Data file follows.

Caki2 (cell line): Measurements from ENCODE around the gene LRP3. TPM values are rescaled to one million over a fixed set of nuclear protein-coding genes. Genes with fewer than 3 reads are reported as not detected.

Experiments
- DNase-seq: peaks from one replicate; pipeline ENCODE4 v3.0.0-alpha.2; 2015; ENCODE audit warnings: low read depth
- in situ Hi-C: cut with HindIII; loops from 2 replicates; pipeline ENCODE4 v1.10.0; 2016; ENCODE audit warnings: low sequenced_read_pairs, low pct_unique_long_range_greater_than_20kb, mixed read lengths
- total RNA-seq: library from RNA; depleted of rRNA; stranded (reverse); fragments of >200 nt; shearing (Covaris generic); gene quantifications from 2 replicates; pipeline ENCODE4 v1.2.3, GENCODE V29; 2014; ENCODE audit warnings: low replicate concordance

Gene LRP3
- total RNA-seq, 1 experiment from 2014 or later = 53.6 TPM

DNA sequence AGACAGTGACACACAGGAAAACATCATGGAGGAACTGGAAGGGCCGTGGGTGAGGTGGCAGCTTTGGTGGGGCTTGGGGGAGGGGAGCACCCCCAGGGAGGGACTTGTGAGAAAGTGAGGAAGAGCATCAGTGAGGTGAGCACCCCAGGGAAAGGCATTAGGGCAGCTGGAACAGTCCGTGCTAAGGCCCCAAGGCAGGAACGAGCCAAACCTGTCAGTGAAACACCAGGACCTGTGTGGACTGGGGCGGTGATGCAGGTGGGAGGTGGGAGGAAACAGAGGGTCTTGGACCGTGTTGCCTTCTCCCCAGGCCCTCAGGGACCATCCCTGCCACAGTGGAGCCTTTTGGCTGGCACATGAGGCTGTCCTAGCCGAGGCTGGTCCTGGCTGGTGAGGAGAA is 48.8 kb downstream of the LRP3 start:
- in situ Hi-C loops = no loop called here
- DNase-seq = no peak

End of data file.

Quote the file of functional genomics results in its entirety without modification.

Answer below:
Caki2 (cell line): Measurements from ENCODE around the gene LRP3. TPM values are rescaled to one million over a fixed set of nuclear protein-coding genes. Genes with fewer than 3 reads are reported as not detected.

Experiments
- DNase-seq: peaks from one replicate; pipeline ENCODE4 v3.0.0-alpha.2; 2015; ENCODE audit warnings: low read depth
- in situ Hi-C: cut with HindIII; loops from 2 replicates; pipeline ENCODE4 v1.10.0; 2016; ENCODE audit warnings: low sequenced_read_pairs, low pct_unique_long_range_greater_than_20kb, mixed read lengths
- total RNA-seq: library from RNA; depleted of rRNA; stranded (reverse); fragments of >200 nt; shearing (Covaris generic); gene quantifications from 2 replicates; pipeline ENCODE4 v1.2.3, GENCODE V29; 2014; ENCODE audit warnings: low replicate concordance

Gene LRP3
- total RNA-seq, 1 experiment from 2014 or later = 53.6 TPM

DNA sequence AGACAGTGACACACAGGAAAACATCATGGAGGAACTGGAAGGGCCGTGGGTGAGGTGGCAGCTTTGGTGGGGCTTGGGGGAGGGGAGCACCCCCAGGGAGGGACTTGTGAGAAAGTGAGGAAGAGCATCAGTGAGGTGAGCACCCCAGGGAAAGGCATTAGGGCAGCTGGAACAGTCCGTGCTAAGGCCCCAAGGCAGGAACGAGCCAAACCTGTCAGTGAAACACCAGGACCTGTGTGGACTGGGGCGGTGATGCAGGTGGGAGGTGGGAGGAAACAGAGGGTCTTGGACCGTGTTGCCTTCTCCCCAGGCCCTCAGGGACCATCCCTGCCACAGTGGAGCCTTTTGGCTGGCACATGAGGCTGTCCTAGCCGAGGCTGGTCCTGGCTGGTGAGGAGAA is 48.8 kb downstream of the LRP3 start:
- in situ Hi-C loops = no loop called here
- DNase-seq = no peak